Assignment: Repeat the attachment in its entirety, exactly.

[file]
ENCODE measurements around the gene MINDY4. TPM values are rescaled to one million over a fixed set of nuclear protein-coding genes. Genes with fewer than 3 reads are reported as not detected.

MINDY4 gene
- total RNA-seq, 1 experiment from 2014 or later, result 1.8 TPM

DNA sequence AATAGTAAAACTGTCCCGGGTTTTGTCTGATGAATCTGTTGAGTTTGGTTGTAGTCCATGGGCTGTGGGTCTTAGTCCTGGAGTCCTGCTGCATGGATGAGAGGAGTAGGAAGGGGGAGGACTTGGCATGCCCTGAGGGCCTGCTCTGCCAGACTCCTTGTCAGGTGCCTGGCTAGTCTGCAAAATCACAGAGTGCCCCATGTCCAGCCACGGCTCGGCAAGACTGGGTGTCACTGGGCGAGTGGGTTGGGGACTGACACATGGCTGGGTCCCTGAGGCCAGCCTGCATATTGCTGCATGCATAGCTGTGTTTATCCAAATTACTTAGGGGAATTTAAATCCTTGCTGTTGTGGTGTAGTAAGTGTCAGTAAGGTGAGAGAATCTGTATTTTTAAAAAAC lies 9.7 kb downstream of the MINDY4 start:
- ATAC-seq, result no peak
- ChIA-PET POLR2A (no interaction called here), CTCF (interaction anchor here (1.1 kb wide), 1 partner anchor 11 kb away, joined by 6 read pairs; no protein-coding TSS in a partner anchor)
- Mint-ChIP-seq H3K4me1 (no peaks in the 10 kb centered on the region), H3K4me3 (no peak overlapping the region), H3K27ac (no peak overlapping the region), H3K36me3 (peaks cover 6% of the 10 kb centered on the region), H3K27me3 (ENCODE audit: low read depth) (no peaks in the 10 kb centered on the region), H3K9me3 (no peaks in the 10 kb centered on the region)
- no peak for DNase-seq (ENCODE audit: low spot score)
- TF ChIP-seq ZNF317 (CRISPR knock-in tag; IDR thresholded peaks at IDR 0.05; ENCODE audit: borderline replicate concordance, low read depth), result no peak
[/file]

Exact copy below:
ENCODE measurements around the gene MINDY4. TPM values are rescaled to one million over a fixed set of nuclear protein-coding genes. Genes with fewer than 3 reads are reported as not detected.

MINDY4 gene
- total RNA-seq, 1 experiment from 2014 or later, result 1.8 TPM

DNA sequence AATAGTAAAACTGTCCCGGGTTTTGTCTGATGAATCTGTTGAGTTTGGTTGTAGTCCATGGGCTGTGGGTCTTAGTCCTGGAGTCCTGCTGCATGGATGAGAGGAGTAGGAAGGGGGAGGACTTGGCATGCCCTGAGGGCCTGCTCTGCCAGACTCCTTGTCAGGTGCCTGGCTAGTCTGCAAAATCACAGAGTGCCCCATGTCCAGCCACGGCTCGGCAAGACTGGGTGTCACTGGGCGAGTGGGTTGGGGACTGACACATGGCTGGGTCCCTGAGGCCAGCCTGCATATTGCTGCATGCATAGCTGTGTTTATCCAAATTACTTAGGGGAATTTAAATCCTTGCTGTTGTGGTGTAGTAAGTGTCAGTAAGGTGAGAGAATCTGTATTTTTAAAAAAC lies 9.7 kb downstream of the MINDY4 start:
- ATAC-seq, result no peak
- ChIA-PET POLR2A (no interaction called here), CTCF (interaction anchor here (1.1 kb wide), 1 partner anchor 11 kb away, joined by 6 read pairs; no protein-coding TSS in a partner anchor)
- Mint-ChIP-seq H3K4me1 (no peaks in the 10 kb centered on the region), H3K4me3 (no peak overlapping the region), H3K27ac (no peak overlapping the region), H3K36me3 (peaks cover 6% of the 10 kb centered on the region), H3K27me3 (ENCODE audit: low read depth) (no peaks in the 10 kb centered on the region), H3K9me3 (no peaks in the 10 kb centered on the region)
- no peak for DNase-seq (ENCODE audit: low spot score)
- TF ChIP-seq ZNF317 (CRISPR knock-in tag; IDR thresholded peaks at IDR 0.05; ENCODE audit: borderline replicate concordance, low read depth), result no peak